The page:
25 hours in Zurich, Switzerland, is the appetiser which ensures you'll be back to explore more of this funky city.
Arrival is always important and Zurich, Switzerland's largest city, makes it so easy. You catch a train from the airport right into the city centre, then an extraordinary network of trams and buses gets you all over the city. It's also easy to walk around, with the river Limmat always giving you a sense of direction and many pedestrianized streets adding to the experience.
I can heartily recommend a stroll on the East bank through the medieval old town, Nieidersdorf, with its steep cobbled alleys, down to the Zürichsee, the huge lake where you can take your lunch on board one of the many boats before retracing your steps on the other side.
The main street here is Bahnhofstrasse, following the old city wall, lined with upmarket shops and leafy squares on each side.
Zurich takes eating very seriously and whether you want traditional Swiss dishes, such as fondue, or seriously high level gastronomy, you'll find it here.
The first vegetarian restaurant in Europe, Hiltl, opened here in 1898, and it's still going strong. One of my favourites is a tiny establishment with a terrace overlooking the river, Restaurant Schipfe16.
The kitchens provide training to unemployed people and the set lunches are excellent value.
The city has an active cultural scene with over 50 museums and more than 100 galleries and the star attraction is the Kunsthaus, the art museum, with a stunning overview of the work of the Surrealists like Miro, Dali and De Chirico. Major works by Picasso, Van Gogh and Kandinsky are on display as well as two of Monet's most famous water lily paintings .
At the moment there is an unmissable exhibition of early Chagall, and you can easily spend a whole day here.
Chagall also features in the Fraumünster church - he was commissioned in 1967 to create five distinctive stained glass windows in the choir, all paid for by an anonymous benefactor, and. strangely enough, the mix of the old and the new is a great success.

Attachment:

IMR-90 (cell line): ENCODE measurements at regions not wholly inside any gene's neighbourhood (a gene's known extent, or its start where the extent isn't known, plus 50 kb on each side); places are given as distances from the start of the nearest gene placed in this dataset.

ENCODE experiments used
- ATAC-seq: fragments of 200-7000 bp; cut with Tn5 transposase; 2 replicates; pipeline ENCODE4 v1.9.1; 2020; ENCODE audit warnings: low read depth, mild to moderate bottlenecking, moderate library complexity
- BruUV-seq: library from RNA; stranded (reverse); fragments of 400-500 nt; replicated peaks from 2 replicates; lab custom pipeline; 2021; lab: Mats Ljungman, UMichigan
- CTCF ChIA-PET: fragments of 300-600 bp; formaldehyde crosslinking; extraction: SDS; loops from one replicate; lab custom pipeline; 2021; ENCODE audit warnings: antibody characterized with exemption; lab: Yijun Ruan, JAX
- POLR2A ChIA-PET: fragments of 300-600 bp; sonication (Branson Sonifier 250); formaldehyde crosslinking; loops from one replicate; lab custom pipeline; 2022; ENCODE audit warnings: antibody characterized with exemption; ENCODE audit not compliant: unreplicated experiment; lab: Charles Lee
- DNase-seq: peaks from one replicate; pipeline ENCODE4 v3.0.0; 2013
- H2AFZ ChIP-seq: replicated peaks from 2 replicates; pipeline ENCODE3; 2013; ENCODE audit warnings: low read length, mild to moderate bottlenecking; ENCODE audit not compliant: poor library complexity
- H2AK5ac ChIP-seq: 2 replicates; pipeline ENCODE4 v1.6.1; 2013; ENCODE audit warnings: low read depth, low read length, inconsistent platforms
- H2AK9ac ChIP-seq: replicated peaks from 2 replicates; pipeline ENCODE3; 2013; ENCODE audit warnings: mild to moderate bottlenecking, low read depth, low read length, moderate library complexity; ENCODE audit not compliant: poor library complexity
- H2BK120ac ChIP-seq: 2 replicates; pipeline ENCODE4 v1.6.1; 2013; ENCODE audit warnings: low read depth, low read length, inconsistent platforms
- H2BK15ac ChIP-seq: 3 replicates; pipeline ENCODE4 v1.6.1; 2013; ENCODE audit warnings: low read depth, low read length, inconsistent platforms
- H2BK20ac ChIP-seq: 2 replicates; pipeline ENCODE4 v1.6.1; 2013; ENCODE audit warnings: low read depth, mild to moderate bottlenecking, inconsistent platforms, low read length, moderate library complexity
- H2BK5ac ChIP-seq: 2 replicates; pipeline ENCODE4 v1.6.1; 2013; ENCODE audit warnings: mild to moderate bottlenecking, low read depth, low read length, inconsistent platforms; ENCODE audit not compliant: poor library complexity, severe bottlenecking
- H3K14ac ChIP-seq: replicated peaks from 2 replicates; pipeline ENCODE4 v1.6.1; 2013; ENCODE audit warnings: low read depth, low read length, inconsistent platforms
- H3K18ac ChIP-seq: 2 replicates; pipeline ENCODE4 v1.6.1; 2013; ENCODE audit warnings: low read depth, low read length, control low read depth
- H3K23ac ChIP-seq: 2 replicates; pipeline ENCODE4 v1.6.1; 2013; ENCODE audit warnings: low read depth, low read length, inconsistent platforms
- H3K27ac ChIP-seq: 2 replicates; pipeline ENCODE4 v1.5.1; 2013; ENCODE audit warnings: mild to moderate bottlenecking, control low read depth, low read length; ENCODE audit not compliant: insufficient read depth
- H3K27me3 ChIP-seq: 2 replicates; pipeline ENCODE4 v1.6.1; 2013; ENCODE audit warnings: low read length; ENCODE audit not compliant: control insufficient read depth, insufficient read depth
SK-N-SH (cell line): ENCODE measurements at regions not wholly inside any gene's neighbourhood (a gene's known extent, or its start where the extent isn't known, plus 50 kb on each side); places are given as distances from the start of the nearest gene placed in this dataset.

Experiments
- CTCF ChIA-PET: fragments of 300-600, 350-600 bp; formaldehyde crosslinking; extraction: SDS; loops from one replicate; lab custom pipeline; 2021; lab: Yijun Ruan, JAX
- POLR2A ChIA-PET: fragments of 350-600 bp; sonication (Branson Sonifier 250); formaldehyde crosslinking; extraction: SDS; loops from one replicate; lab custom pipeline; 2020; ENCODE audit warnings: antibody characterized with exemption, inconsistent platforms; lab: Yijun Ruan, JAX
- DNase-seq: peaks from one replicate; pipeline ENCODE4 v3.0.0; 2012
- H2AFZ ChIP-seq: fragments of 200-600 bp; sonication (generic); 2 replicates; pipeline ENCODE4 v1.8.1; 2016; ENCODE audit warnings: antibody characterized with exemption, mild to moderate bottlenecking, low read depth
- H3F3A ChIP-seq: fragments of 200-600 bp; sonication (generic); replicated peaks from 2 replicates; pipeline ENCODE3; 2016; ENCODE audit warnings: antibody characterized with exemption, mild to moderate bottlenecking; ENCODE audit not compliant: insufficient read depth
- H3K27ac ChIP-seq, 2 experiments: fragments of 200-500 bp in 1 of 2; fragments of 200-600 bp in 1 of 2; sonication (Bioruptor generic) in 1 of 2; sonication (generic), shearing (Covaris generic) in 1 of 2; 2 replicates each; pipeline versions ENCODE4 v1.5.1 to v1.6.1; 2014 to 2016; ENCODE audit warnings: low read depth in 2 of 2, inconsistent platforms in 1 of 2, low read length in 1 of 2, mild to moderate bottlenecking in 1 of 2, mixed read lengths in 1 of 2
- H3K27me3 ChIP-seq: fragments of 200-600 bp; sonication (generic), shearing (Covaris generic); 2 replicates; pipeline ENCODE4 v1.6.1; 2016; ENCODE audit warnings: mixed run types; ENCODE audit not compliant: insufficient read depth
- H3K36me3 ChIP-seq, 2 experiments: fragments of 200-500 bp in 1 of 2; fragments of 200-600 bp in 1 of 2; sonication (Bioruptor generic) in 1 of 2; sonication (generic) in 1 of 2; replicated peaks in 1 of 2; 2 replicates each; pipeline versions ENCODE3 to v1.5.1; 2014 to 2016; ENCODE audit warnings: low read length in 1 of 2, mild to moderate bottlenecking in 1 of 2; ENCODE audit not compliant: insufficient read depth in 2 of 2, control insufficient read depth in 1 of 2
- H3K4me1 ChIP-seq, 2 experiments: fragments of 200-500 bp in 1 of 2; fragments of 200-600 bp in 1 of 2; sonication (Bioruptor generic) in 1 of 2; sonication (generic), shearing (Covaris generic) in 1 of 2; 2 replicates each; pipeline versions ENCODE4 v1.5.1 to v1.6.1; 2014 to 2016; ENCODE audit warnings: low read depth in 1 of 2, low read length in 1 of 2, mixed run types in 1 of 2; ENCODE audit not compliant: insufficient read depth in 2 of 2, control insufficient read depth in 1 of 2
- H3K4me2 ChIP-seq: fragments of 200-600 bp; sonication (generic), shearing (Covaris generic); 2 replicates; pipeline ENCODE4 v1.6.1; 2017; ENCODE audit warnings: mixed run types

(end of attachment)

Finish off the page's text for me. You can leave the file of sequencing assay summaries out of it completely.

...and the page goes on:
On the other side of the river is the twinned towered Grossmünster, dominating the town. It was here in the 16th century that the Swiss reformation started with the preacher Huldrych Zwingli laying out the reforms he wanted, over a period of 12 years. Its sparse gigantic interior is just how he would have wanted it.
Now, so far the city could be almost any other in Europe but it's the area to the West of the railway station which is distinctive.
This was the industrial district but today is the focal point for gastronomy, art, design, dance, culture, shopping and architecture. Although most of the factories have moved away, they've left behind extensive industrial sites that still bear their names and vast expanses of space that are now home to theatres, concert venues, galleries and any number of night clubs.
On Friday and Saturday nights, this is where the young come to party, and it removes any vestige of fustiness that you may associate with Switzerland.
It's still very much work in progress, however, and there are many modern buildings going up amongst the old. This schizophrenia is exciting and a good example of this mix is the old Löwenbräu Areal which has two new high rises rising above the old brewery. It's just reopened with the Kunsthalle and also the Migros Museum for Modern Art moving back in. It's still not quite finished but is well worth a visit and is the jumping off point for touring the rest of the area.
Things are changing all the time in the district and there are worrying signs that the developers may be getting the upper hand, although it's still early days. At the moment this area is really going places and it's a great place to hang out.
The Sorell Hotel Rütli makes a good base in the old town.
SWISS offers up to 19 daily flights from London Heathrow, London City, Birmingham and Manchester to Zurich.
All pictures copyright Zurich Tourism.